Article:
MAMA: Can you think of a better word to describe what this is?

      ZELDA: Not really.

      MAMA: I was always good with words. Still am.

      ZELDA: Maybe you ought to do more of what you really like, MAMA. Maybe
      you ought to write more.

      MAMA: I do enough. You children and the Judge have been my life.

      ZELDA: But donít you get sick to death of us? Everythingís the
      same, day in and day out.

      MAMA: Some days are long, but Iím satisfied with the rewards.

      ZELDA: Which ones? The ones where the Judge comes home, eats his
      sandwich and goes to bed, sometimes before sunset.

      MAMA: He gets tired, Baby. He has long days.

      ZELDA: MAMA, didnít you ever feel like you wanted more?

      MAMA: I suppose. When I was young. You know about the time I went to
      Philadelphia and spent several months there during the winter. Oh that
      was a magical time. I read for a part in a play. I was just thrilled
      out of my mind when I was offered a role. I could see the world just
      waiting for me. For me!

      ZELDA: So what happened?

      MAMA: Your grandfather Machen had a fit. He said heíd rather see me
      dead than performing.

      ZELDA: Dead! How awful! Thatís cruel. What did Grandmother do to
      stick up for you?

      MAMA: There wasnít much she could do. She never crossed him.

      ZELDA: Not ever?

      MAMA: Never. He was the leader, and she followed.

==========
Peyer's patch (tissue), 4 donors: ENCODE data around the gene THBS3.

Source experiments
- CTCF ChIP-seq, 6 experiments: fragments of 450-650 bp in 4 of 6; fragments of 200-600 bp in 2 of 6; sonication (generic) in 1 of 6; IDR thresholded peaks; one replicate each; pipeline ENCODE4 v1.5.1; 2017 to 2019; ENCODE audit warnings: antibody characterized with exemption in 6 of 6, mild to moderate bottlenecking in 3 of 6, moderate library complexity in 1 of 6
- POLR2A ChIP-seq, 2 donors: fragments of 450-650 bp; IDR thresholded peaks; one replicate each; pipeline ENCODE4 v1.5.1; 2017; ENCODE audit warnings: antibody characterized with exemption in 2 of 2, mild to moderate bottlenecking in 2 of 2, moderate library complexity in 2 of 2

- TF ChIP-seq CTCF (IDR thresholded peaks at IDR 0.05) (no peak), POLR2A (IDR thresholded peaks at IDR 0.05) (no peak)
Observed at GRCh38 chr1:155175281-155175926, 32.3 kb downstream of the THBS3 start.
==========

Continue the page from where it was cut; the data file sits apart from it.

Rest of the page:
ZELDA pauses, then thoughtfully says: Do you suppose thatís why she
      did it?

      MAMA: You know we donít talk about that.

      ZELDA: Maybe we ought to talk about it. Maybe we ought to talk about
      Grandmotherís suicide.

      MAMA: Oh ZELDA, my MAMA suffered and grieved after your grandfather

      ZELDA: People die every day, and those they leave behind donít
      always go crazy.

      MAMA: My mother was different.

      ZELDA: Well you lost a baby, and you didnít go crazy and kill

      MAMA: I grieved, but I was young, and I had your father to lean on. I
      had hope for happiness ahead. And it came. You children came. Mother
      thought her life was over without her husband. She loved your
      grandfather and she couldnít live without him. She grieved herself
      to death. Some animals do that, you know.

      ZELDA: Maybe itís more complicated than that.

      MAMA: Letís not talk about it. Saddens me. There are times when I
      wish I had a MAMA to talk to.

      ZELDA: Like now, like you and me talking.

      MAMA comes up to ZELDA, hugs and kisses her on her head and says, Yes,
      like now.

      ZELDA: So what did Grandmother do when Granddaddy said you had to come

      MAMA: What could she do? (pauses) I packed my bags and came home.

      ZELDA picks up a few pieces of jewelry, puts on earrings and says:
      Like a good little girl.

      MAMA: Wistfully says, Like a good little girl. I was sad at first, but
      it all worked out. I met your Daddy and fell in love.

      ZELDA: I think Iím more like you were back then, MAMA. I want more.
      Donít you see that?

      MAMA: Iím not blind, Baby. Of course I see that. But ladies have a
      certain path to follow.

      ZELDA, growing anxious, says: I feel likeÖÖ(haltingly) like Iím
      penned in. Like a bird in a cage. She throws her hands into the air
      and says: I want to SOAR. SOAR!

      Judge walks in with scarf in his hands as ZELDA has her hands in air